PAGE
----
We recently joined people around the world as we watched the manhunt unfold for two armed gunmen wanted in connection with France’s deadliest terror attack in decades. The two brothers killed 12 people in an attack on the offices of the satirical magazine Charlie Hebdo, in Paris. We are still watching events unfold, as the dead are being buried, world leaders are discussing tactics to fight terrorism, and a new edition of Charlie Hebdo is being circulated worldwide.

There’s no reason to think that this type of attack couldn't happen at any newspaper or magazine in any country where citizens are free to speak their minds, free to express as they wish, and free to worship the higher power of their choice.

I sometimes take for granted that I was born in a country where I can say and create whatever I wish and believe or not believe in any deity I prefer. I can speak my mind, make with my hands what I want and put it out there for public display. If it offends or angers people, they usually react with little more than a shaking of their head, click of a mouse or the turn of the page


Congress shall make no law respecting an establishment of religion, or prohibiting the free exercise thereof; or abridging the freedom of speech, or of the press; or the right of the people peaceably to assemble, and to petition the Government for a redress of grievances.
It occurs to me that we Americans often need a reminder that we are fortunate to live in the United States, despite the occasional elevated threats issued by The National Terrorism Advisory System via the Department of Homeland Security. We are free, and we sometimes forget the sacrifices of those who fight for our freedoms with only a pen, camera or sketch pad.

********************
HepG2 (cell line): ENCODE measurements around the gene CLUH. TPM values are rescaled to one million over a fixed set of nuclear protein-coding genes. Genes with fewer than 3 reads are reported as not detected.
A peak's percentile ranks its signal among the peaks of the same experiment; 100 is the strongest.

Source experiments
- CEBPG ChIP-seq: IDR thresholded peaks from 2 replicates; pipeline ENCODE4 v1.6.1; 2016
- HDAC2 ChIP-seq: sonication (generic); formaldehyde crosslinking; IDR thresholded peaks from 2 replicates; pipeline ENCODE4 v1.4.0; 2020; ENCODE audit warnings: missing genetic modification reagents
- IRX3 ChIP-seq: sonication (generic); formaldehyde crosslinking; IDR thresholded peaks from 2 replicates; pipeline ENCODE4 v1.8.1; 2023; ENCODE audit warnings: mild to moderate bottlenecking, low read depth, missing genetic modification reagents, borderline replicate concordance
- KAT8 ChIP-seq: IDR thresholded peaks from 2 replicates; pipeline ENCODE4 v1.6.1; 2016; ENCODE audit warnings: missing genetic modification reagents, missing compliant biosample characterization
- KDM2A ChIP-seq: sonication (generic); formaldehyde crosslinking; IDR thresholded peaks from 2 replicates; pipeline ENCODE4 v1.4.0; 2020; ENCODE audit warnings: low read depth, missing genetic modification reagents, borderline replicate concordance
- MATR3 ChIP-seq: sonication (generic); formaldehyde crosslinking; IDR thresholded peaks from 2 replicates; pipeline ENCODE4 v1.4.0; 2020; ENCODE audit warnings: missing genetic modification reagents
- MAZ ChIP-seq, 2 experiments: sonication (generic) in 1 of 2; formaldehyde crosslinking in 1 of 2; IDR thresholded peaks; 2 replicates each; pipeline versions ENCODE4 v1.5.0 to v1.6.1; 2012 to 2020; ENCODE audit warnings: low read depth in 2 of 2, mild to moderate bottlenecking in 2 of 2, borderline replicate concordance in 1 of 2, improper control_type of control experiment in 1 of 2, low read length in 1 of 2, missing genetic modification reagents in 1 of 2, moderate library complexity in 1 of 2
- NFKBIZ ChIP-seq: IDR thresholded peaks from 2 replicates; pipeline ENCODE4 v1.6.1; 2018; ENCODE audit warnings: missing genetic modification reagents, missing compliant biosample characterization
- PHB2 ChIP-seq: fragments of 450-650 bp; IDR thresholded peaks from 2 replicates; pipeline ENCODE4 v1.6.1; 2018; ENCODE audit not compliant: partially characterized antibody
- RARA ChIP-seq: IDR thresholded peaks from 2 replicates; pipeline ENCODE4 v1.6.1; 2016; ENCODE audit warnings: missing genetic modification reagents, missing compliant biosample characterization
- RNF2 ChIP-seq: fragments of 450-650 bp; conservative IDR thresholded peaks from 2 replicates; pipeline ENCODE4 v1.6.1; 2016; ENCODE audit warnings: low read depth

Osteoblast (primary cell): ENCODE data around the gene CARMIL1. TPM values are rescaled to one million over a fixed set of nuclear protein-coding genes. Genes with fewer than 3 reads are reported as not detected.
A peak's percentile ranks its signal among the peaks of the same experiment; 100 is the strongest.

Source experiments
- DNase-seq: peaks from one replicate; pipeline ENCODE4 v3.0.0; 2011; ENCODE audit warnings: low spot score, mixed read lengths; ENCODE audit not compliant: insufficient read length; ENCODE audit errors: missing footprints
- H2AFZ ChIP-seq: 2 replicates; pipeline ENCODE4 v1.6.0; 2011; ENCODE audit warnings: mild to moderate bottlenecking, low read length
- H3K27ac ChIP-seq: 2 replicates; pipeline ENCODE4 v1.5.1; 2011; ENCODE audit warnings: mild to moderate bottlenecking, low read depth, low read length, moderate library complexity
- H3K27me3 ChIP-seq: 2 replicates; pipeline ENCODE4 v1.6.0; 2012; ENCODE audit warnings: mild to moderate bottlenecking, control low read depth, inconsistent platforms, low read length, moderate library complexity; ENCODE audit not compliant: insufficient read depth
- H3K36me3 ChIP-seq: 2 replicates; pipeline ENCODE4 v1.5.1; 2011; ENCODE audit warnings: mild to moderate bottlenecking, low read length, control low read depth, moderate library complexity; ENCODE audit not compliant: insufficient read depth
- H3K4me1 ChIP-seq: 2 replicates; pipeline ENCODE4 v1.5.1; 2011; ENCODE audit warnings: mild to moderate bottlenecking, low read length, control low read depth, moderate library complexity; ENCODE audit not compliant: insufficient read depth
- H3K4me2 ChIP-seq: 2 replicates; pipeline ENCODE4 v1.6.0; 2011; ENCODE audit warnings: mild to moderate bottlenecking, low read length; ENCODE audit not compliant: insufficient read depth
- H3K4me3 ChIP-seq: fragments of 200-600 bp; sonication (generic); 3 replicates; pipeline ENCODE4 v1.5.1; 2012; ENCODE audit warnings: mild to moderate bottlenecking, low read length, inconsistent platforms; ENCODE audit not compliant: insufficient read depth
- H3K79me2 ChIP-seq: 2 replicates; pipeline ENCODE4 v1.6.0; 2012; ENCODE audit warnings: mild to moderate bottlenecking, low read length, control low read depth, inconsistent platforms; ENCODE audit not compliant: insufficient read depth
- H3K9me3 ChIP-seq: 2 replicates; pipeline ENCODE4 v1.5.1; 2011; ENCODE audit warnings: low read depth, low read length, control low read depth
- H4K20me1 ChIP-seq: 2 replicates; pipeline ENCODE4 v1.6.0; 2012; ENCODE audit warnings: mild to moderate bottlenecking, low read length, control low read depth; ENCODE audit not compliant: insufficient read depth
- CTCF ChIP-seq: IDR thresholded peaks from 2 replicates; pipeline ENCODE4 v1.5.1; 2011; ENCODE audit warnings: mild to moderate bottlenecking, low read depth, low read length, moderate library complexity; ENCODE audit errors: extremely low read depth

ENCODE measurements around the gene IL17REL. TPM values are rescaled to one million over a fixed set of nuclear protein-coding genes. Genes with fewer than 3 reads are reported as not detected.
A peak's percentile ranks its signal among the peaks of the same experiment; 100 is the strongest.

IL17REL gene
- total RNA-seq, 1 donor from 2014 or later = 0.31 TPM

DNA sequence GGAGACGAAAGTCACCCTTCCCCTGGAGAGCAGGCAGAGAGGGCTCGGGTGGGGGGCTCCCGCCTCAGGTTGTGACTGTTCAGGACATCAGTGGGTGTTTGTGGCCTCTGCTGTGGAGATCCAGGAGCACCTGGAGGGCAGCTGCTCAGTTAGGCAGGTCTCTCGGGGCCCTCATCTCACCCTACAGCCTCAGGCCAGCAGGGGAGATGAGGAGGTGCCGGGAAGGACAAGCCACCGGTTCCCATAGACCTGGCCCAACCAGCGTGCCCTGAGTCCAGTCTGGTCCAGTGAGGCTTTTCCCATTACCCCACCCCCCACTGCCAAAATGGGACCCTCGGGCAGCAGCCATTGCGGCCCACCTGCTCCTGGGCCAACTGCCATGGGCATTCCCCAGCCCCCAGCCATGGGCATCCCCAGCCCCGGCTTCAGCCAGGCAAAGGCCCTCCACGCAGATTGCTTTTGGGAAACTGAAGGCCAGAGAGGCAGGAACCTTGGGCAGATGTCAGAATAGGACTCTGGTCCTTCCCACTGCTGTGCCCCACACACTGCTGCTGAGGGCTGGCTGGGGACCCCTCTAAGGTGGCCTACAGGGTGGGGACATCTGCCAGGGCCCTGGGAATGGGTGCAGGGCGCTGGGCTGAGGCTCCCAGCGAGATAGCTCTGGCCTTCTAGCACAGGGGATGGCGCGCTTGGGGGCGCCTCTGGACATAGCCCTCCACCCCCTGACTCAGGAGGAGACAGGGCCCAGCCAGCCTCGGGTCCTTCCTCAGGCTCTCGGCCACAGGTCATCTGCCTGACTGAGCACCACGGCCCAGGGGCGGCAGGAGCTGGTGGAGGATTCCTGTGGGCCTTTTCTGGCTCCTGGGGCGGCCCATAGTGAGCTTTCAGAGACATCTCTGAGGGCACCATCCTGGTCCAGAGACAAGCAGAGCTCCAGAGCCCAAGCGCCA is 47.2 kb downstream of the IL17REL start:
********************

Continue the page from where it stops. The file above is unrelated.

Journalists, writers, artists, cartoonists and anyone else who champions the freedom of expression whether here or abroad often risk their lives to do so. I am indebted to them for their bravery. My heart goes out to the families of the victims and I honor all those who speak freely with a pen.

Monday, January 12, 2015

What Happens On The Internet, Stays On The Internet

By Kim Tarasiewicz

Some days, I find the news difficult to watch, with the barrage of bad news we are faced with on a daily basis. But one of the things I look forward to is the fascinating bits of trivia that come toward the end of the news segments. Recently, I saw a segment about the Library of Congress' National Audio-Visual Conservation Center in Culpeper, Virginia. It showed how they are taking old videos and filing them into an archive system along with restoring old films and adding them to “the vault," a former bomb shelter that is now home to more than 1.4 million films, television shows and other videos that "tell America's story."

Each year, the Librarian of Congress selects 25 movies to be added to the National Film Registry. Some of us from the 80s era will be pleased to know that Ferris Bueller’s Day Off  (1986) and Willy Wonka and the Chocolate Factory (1971) were added in 2014. The self-proclaimed “film geeks” who work at the Conservation Center even save television commercials, to show the changing evolution of attitudes during certain eras or cultures in America.

The item that caught my attention, though, is that they are also archiving today’s media in real time, including radio, television and Internet content - even YouTube videos. To store that volume of data, they use petabytes; one petabyte can store up to 13 years of TV videos at a time. The reason for archiving YouTube videos? According to the Moving Section Director, “It is for future generations to decide what is important and what is not.”